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July 14, 2015

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Technology makes our lives easier, but it could also be cutting our lives short. Find out why sitting makes you a sitting duck for disease.

Human ingenuity has made our lives more convenient than ever before.  Instead of getting up and walking down the passage to ask your colleague a question, you can just pop her an e-mail and get a response without leaving your desk.  And with online shopping you don’t have to trudge through busy malls or stand in long queues to buy groceries – from the comfort of your sofa you can order and pay for everything using your cellphone or tablet.

Technology offers a lot of convenience, and ideally we should use the time it saves us to go outside and be active.  But instead, we spend it behind the computer, either doing more work, surfing the internet or checking Facebook, or we plop down in front of the TV to watch a mini-series or play games on the Xbox.

“Research has shown that South Africans are simply not getting enough exercise and are sitting way too much,” says Kathleen MCQuaide
from the Cape Town-based Sports Science Institute of South Africa.  “Here’s a scary statistic: sitting for more than six hours a day almost doubles your chances of dying within 15 years, compared to someone who sits for only three hours a day.”

Our lifestyles have become so passive that doctors are now referring to our inactivity as ‘sitting disease’.  Although not an actual sickness, sitting disease is a lifestyle pattern that can lead to a whole range of conditions such as obesity, diabetes, heart disease and cancer, which can eventually shorten your lifespan.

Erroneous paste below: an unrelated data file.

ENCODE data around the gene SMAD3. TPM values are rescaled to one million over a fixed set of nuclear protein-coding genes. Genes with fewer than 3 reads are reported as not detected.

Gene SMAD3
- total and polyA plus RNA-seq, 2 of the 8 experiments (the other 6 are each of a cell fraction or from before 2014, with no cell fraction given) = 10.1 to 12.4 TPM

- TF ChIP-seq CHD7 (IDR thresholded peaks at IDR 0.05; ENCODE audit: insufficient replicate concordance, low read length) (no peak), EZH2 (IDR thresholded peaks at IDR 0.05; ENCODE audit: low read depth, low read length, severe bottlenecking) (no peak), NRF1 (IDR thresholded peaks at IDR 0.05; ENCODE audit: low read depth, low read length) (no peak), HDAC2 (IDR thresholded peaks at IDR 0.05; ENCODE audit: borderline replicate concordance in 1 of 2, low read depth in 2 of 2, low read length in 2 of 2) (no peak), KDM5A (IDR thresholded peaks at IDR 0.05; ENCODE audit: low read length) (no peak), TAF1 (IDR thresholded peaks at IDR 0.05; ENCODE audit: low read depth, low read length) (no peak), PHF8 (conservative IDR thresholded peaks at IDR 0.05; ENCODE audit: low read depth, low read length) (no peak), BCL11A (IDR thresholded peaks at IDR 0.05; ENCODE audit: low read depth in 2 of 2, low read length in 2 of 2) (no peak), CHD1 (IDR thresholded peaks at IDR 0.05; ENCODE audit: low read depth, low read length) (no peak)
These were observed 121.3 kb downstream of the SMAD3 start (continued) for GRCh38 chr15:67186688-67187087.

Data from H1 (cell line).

How sitting hurts us

  • Passive sitting burns far fewer kilojoules than walking or even just standing, which means you’re more likely to pile on weight if you sit constantly for long periods of time. Being overweight or obese is the precursor of many diseases, including type 2 diabetes and certain cancers.
  • It is well known that exercise gives the brain a boost, not just by improving your memory, but also improving your mood through the endorphins it releases. Unfortunately, long hours of sitting can do the opposite.  It can make you forgetful and no exercise means no feel-good hormones get to the brain.
  • Too much sitting can lead to sleep apnoea (a condition whereby you temporarily have difficulty breathing or stop breathing) which interferes with your quality of sleep and can leave you feeling tired and lethargic.
  • After a day of sitting, your lower back, hamstrings, and hip flexor muscles are tightened.

(This is an extract from an article by Wilma Stassen, published in Issue 2, 2015 of the Jump Magazine)

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